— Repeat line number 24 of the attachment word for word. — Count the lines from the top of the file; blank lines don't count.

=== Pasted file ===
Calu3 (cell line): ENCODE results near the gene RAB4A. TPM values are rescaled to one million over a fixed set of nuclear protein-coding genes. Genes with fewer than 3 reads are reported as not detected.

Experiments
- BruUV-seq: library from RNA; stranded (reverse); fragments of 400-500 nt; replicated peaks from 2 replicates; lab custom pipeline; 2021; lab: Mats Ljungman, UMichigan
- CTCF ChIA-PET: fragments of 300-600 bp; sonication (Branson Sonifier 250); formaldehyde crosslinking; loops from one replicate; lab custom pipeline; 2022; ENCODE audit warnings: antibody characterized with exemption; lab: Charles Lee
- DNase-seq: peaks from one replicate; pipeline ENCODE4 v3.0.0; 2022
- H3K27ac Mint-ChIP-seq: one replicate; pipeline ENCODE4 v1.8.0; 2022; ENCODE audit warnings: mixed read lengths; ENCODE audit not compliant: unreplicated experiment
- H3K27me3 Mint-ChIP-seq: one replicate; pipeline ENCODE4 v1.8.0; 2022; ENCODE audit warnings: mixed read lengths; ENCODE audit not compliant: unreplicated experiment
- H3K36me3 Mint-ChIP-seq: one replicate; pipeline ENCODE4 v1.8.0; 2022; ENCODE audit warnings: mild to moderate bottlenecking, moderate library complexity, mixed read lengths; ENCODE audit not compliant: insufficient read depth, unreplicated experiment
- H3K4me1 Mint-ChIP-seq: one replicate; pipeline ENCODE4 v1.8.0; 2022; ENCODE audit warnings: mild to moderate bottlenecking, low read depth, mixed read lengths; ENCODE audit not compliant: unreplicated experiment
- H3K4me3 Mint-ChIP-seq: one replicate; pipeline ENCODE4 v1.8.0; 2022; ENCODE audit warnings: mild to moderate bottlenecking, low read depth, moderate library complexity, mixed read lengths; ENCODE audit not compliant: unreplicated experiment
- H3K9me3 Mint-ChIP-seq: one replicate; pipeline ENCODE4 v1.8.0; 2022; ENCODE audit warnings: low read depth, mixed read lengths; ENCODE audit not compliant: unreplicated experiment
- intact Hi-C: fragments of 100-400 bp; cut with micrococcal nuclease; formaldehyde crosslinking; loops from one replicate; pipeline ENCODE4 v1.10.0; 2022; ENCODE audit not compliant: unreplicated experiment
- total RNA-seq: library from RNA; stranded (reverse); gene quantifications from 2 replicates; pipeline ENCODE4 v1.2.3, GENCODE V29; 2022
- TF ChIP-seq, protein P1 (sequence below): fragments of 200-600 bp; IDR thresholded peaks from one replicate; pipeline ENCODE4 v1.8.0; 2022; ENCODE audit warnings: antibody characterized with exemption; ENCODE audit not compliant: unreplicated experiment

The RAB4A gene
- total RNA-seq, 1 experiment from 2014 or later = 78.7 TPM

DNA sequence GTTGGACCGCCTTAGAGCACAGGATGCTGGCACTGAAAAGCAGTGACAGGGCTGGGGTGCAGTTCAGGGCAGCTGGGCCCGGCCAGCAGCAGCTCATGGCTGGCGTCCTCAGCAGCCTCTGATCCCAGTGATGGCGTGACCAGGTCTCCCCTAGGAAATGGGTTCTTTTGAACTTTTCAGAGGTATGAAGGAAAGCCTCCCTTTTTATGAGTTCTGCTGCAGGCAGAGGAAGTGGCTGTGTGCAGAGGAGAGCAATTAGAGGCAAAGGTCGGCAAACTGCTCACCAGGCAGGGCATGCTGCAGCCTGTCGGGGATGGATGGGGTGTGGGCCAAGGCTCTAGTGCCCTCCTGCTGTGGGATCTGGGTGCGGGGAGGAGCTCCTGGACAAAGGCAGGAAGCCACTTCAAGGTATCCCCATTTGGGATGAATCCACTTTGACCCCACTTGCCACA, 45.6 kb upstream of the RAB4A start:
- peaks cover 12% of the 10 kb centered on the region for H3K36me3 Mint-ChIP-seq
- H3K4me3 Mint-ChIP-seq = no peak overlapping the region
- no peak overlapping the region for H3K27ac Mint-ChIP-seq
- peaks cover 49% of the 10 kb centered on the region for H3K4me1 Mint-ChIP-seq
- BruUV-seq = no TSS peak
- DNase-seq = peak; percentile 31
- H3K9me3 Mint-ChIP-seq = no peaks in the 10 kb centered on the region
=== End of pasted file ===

- H3K9me3 Mint-ChIP-seq = no peaks in the 10 kb centered on the region